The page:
If you did believe that your accepted answer was clearly and objectively wrong, and impossible to fix without turning it into nothing but a copy of (or a link to) another answer, you could technically flag it for moderator attention and explain the situation in a custom flag. Although even moderators cannot unaccept an accepted answer (except on their own questions, of course), they can delete an answer even if it's accepted.

  • \$\begingroup\$ When done in good faith and "as intended", an accepted answer is one that can really solve the question's problem. Even if a better answer exists, the value of knowing what OP used for his real-situation is great. Self-criticism is good, but the (stack's) founding precept of building a knowledge base should always direct all forces into constructivism. \$\endgroup\$ Commented Apr 4, 2018 at 15:23

Upvote the other answer. Comment on it explaining the issue if desired. Bounty the question. All the usual ways to draw attention to something on the site.

Do NOT crib the answer into your answer. Let the OP decide which is better. There are many cases where there's an answer upvoted more by the community than the answer the OP accepted, that's part of the system (feature, not bug).

Do not delete your answer. Same reasoning as above.

  • \$\begingroup\$ One thing I've done a couple of times if another answer is clearly much better than mine and makes mine obsolete, is to delete my answer altogether \$\endgroup\$
    – Wibbs
    Commented Mar 31, 2018 at 9:38
  • \$\begingroup\$ @Wibbs Can't delete an accepted answer though. \$\endgroup\$ Commented Mar 31, 2018 at 14:36
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    \$\begingroup\$ Can't and also shouldn't. You may feel the new answer is better than yours, but the OP might not. The OP makes the call for accepting answers. \$\endgroup\$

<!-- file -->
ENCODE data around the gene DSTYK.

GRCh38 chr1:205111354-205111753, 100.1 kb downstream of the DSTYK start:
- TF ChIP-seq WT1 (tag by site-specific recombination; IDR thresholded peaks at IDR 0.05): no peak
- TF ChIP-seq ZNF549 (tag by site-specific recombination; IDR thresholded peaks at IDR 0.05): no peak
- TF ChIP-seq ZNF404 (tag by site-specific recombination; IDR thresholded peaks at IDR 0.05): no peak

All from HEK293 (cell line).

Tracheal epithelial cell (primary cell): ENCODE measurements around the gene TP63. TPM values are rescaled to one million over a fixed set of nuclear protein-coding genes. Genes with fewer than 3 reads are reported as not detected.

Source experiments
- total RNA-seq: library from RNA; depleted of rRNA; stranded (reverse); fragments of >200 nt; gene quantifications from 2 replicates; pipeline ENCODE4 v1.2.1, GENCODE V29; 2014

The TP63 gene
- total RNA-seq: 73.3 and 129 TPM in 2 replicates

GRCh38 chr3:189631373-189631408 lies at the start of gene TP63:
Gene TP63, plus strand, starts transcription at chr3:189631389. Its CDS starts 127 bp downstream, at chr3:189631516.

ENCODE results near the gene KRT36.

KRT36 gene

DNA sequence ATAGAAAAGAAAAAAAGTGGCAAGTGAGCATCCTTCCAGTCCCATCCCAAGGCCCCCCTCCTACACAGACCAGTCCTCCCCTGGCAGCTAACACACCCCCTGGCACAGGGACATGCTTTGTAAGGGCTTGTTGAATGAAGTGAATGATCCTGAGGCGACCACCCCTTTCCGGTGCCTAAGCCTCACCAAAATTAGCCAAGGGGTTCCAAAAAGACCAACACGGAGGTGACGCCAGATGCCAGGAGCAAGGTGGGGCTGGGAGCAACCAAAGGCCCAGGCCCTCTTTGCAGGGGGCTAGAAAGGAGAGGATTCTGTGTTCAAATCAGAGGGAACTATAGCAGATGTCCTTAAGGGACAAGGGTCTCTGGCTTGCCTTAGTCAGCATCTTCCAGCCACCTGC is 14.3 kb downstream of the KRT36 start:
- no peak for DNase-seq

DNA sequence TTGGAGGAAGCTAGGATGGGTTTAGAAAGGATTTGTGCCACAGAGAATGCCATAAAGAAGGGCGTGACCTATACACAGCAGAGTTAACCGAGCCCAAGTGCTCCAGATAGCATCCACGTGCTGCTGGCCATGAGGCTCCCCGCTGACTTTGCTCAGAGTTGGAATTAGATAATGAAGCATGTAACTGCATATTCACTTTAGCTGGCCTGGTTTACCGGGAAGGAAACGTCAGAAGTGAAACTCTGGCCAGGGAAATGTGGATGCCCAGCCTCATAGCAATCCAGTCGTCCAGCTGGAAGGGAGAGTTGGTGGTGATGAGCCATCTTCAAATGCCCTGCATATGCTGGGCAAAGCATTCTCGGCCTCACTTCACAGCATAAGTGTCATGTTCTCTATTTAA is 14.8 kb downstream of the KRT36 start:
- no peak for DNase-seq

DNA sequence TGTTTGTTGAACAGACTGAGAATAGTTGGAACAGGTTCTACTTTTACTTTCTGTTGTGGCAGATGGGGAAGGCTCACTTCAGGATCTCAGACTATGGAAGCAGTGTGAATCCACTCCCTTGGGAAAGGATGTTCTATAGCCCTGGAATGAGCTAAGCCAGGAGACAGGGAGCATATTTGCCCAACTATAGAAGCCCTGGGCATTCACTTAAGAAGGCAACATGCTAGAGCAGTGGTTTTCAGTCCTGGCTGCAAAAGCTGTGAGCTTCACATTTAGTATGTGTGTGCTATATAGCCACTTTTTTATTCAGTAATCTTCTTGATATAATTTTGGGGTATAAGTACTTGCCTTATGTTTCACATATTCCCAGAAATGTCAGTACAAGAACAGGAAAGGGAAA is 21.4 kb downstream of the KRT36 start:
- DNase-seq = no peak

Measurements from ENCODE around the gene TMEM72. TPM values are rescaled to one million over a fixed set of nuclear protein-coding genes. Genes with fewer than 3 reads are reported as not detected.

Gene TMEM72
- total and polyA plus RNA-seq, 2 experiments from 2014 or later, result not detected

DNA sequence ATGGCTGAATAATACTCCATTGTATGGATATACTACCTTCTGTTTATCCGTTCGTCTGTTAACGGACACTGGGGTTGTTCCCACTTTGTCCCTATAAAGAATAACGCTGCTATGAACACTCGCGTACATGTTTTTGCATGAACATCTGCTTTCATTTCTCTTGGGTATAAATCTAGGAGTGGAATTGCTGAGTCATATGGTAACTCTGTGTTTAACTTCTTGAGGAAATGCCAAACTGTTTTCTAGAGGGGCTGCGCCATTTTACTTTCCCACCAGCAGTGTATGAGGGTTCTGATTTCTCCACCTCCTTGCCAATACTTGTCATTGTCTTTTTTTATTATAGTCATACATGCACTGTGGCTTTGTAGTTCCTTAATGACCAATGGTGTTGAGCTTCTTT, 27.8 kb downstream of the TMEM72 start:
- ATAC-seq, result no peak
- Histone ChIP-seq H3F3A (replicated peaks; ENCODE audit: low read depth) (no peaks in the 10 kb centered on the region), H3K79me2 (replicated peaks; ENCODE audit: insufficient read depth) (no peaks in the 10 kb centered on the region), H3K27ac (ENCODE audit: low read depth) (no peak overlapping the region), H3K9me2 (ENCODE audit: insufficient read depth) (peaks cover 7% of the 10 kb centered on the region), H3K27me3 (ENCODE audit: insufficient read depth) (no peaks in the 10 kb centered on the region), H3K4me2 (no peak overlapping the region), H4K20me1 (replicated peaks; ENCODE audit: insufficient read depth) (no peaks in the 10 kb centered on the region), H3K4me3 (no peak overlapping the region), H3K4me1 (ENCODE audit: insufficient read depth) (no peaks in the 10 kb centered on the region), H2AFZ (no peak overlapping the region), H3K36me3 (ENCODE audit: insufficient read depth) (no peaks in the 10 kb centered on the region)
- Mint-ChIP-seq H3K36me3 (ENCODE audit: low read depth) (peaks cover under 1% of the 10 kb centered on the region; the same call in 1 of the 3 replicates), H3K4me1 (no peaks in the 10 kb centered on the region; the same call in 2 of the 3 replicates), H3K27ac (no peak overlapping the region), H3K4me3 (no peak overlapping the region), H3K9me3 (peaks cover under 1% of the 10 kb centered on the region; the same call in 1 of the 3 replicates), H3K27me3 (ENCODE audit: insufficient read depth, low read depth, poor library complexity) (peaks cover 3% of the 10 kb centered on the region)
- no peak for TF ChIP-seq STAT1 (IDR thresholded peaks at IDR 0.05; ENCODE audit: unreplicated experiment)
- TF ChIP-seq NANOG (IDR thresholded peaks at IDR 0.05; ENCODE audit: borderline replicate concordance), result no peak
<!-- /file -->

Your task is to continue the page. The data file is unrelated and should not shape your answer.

– lisardggY
    Commented Mar 31, 2018 at 16:58
  • \$\begingroup\$ Fair enough - point retracted \$\endgroup\$
    – Wibbs
    Commented Mar 31, 2018 at 17:28
  • \$\begingroup\$ Hmm... Does this also mean that, if you should come across a question with what you perceive as better answers than anything you can come up with, you should still submit the inferior answer(s)? \$\endgroup\$
    – Corrodias
    Commented Apr 1, 2018 at 16:39
  • \$\begingroup\$ That’s another question. \$\endgroup\$
    – mxyzplk
    Commented Apr 1, 2018 at 21:46
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    \$\begingroup\$ While I agree with this as far as subjectively better/worse answers are correct, I do feel that one should try keep one's answers (accepted or not) factually correct. If your answer says that something is not possible, and it later turns out that it is possible, you should correct that even if it means (partially) repeating another answer that says the same thing. Of course, duplication should still be minimized, and credit given where it's due. \$\endgroup\$ Commented Apr 1, 2018 at 22:30

Comment on the answer recommending that the asker switch the accepted answer, and suggesting why. Not all askers pay close enough attention to do this, but it's worth a try.

If your answer is entirely incorrect, and deleting yours would leave a correct answer as the top answer, consider doing so. Visitors who find this question on Google tend to assume the top answer as the correct answer.

Leaving an incorrect answer up should be avoided. The goal of the site is to provide accurate information, and making numbers go up is secondary to that goal.

If there is no other option, editing your answer to make it correct, noting the correction and crediting the original answerer, is the least worst solution.

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    \$\begingroup\$ NB that accepted answers can't be deleted without mod intervention (and mods are usually hesitant to make the kind of correctness judgements involved in such an action). \$\endgroup\$ Commented Apr 5, 2018 at 3:42